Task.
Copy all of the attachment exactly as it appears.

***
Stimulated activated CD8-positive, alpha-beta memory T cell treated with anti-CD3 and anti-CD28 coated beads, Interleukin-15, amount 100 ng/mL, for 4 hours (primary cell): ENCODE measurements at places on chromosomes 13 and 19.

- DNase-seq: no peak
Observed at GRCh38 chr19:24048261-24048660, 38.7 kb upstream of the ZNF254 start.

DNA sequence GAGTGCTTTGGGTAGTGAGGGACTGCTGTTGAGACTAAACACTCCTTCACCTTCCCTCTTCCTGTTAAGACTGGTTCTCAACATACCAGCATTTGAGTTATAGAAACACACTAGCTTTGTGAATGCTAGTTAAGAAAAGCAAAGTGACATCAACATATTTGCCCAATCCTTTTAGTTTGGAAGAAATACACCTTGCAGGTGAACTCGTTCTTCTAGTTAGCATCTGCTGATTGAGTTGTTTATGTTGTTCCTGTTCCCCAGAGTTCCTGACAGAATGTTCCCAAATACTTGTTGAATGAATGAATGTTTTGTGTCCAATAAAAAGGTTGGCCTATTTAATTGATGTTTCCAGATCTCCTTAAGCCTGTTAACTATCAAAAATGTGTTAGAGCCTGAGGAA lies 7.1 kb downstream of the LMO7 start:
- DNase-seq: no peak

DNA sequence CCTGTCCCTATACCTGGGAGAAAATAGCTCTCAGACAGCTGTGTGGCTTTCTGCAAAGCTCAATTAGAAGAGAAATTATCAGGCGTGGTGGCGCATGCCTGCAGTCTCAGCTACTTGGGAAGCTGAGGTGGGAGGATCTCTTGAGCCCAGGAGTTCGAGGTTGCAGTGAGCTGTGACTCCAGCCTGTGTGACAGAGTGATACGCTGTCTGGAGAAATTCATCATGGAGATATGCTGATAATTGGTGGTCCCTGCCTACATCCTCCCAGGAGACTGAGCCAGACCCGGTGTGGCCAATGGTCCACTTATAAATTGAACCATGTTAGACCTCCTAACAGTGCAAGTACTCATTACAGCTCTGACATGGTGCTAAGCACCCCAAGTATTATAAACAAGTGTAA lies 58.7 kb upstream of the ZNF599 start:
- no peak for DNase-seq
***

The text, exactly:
Stimulated activated CD8-positive, alpha-beta memory T cell treated with anti-CD3 and anti-CD28 coated beads, Interleukin-15, amount 100 ng/mL, for 4 hours (primary cell): ENCODE measurements at places on chromosomes 13 and 19.

- DNase-seq: no peak
Observed at GRCh38 chr19:24048261-24048660, 38.7 kb upstream of the ZNF254 start.

DNA sequence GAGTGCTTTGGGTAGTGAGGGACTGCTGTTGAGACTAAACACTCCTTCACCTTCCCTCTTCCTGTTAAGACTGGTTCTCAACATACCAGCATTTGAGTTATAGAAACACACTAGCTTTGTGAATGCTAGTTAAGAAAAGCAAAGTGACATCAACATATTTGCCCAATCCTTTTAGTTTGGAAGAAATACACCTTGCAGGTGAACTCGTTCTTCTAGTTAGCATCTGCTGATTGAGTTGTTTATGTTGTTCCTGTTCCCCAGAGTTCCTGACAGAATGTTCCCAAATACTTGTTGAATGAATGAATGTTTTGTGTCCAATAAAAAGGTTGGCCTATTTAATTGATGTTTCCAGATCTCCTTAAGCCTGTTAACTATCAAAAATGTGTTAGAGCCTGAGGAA lies 7.1 kb downstream of the LMO7 start:
- DNase-seq: no peak

DNA sequence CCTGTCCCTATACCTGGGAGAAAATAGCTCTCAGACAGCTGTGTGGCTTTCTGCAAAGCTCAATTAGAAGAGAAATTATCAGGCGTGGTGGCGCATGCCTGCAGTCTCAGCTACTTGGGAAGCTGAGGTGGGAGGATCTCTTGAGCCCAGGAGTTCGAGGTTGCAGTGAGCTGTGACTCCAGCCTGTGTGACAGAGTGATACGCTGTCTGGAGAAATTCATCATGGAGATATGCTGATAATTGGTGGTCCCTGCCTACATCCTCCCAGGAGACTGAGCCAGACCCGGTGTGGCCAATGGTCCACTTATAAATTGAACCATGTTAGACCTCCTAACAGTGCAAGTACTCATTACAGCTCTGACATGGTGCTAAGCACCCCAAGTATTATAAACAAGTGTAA lies 58.7 kb upstream of the ZNF599 start:
- no peak for DNase-seq